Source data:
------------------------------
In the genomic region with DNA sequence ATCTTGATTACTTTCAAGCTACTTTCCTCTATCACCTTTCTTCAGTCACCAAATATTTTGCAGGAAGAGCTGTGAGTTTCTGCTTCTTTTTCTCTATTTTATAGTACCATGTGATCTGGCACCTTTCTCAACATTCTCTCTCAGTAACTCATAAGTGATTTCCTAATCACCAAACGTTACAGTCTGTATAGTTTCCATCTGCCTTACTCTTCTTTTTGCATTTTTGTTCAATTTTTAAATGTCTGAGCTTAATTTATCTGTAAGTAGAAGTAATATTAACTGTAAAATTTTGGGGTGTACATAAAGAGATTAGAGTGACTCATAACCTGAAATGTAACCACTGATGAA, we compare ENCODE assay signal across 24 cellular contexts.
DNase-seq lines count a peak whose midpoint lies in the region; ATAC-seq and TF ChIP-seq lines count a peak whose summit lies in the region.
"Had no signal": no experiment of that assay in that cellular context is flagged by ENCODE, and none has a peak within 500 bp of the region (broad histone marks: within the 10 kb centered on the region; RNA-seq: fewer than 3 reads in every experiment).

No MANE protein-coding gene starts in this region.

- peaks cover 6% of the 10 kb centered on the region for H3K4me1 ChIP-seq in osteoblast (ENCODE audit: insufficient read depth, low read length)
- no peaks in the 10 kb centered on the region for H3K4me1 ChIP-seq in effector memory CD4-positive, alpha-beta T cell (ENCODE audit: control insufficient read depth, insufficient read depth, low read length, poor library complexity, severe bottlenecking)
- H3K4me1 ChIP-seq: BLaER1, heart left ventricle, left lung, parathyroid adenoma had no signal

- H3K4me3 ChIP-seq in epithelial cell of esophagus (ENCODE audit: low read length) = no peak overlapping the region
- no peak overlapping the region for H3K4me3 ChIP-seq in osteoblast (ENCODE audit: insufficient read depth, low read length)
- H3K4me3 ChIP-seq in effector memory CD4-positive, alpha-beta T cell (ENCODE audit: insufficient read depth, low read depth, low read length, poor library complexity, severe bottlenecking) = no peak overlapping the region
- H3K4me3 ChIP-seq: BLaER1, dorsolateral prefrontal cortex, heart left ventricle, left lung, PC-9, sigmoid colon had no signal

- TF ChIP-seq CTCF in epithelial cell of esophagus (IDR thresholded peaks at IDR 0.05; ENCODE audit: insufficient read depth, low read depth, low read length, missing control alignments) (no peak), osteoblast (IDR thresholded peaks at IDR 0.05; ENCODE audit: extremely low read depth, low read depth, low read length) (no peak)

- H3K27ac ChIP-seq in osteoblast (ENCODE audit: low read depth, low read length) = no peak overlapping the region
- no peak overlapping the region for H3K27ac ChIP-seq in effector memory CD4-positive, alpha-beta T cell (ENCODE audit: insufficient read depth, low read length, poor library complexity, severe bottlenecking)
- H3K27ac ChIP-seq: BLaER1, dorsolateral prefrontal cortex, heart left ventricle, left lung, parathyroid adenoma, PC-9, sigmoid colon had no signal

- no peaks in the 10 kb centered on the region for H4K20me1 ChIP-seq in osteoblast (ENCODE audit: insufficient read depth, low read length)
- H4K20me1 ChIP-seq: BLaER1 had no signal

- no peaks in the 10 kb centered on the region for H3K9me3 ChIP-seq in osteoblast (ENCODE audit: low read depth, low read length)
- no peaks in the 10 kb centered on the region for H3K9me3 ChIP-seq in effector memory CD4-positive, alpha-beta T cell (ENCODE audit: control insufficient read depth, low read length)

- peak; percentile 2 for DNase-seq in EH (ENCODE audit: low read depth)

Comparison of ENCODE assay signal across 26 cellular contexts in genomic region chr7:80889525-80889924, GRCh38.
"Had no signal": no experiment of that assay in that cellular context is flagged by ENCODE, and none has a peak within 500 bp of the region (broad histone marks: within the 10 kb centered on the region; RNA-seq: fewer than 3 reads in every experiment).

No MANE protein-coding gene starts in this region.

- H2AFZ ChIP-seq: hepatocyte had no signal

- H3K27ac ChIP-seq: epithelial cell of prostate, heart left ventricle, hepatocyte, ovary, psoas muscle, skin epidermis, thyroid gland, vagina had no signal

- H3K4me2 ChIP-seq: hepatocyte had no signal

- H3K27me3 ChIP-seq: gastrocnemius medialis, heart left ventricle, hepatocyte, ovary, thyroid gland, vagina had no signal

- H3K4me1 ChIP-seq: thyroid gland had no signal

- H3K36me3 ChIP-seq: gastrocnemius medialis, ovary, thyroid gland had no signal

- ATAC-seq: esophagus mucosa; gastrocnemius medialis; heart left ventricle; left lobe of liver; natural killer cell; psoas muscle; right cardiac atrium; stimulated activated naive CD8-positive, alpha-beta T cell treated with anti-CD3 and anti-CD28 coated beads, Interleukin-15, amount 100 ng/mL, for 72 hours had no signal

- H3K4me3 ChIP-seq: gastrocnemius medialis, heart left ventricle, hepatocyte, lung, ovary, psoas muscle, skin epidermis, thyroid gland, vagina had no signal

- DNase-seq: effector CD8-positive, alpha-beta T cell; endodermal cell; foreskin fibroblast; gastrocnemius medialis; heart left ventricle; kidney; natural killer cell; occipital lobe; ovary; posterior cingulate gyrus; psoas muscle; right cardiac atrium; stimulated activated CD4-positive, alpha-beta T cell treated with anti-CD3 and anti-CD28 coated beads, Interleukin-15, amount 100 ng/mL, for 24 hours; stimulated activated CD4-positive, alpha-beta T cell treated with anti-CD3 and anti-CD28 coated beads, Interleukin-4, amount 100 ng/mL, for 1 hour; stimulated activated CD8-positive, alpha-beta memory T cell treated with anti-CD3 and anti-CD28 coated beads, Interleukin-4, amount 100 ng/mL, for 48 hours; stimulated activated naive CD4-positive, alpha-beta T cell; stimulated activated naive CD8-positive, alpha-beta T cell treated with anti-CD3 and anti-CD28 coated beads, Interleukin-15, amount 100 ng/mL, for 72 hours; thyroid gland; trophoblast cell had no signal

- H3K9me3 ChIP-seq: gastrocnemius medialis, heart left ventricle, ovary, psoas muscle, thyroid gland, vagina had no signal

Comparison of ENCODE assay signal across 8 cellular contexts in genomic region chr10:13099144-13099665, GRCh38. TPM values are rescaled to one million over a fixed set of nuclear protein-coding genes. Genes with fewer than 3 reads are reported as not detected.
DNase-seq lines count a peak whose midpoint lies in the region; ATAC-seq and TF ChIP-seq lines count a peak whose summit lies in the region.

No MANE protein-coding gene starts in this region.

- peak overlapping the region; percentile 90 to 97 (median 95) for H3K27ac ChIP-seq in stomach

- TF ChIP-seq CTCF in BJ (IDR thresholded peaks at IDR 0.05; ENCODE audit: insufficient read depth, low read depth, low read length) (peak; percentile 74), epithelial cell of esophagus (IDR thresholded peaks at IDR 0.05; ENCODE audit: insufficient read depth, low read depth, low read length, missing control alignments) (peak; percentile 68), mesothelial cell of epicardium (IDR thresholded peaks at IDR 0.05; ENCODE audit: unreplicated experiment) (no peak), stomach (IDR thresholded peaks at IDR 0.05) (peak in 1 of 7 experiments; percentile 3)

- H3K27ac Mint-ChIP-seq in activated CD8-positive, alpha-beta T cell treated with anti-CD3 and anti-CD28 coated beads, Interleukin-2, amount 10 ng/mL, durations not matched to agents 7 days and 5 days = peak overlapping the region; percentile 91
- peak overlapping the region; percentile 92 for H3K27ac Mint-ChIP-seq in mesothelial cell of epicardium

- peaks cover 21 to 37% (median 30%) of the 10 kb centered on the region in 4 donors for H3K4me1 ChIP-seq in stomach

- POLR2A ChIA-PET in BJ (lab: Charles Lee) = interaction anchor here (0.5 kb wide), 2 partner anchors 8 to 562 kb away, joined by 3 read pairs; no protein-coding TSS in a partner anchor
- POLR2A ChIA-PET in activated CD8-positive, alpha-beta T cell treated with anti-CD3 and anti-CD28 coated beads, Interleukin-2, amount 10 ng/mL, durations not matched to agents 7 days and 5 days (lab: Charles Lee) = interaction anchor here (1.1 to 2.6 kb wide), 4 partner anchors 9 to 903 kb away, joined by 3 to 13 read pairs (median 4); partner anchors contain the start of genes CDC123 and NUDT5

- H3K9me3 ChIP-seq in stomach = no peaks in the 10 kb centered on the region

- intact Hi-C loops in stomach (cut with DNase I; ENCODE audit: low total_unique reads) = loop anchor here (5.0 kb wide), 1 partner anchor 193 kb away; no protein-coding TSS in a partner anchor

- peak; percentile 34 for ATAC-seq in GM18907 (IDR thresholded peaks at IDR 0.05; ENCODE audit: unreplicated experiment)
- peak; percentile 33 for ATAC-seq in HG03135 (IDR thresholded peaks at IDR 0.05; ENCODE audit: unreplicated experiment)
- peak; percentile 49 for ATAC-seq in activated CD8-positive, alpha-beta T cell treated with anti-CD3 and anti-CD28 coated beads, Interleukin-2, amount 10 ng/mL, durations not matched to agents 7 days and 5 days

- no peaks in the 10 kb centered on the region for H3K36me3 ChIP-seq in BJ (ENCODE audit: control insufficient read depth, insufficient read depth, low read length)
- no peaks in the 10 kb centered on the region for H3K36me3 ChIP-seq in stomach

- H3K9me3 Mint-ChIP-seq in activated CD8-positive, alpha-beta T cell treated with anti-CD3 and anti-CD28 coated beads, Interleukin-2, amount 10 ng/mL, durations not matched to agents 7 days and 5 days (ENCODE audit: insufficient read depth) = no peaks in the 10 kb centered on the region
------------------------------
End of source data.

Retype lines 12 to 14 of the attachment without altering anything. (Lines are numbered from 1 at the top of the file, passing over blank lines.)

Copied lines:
- TF ChIP-seq CTCF in epithelial cell of esophagus (IDR thresholded peaks at IDR 0.05; ENCODE audit: insufficient read depth, low read depth, low read length, missing control alignments) (no peak), osteoblast (IDR thresholded peaks at IDR 0.05; ENCODE audit: extremely low read depth, low read depth, low read length) (no peak)

- H3K27ac ChIP-seq in osteoblast (ENCODE audit: low read depth, low read length) = no peak overlapping the region
- no peak overlapping the region for H3K27ac ChIP-seq in effector memory CD4-positive, alpha-beta T cell (ENCODE audit: insufficient read depth, low read length, poor library complexity, severe bottlenecking)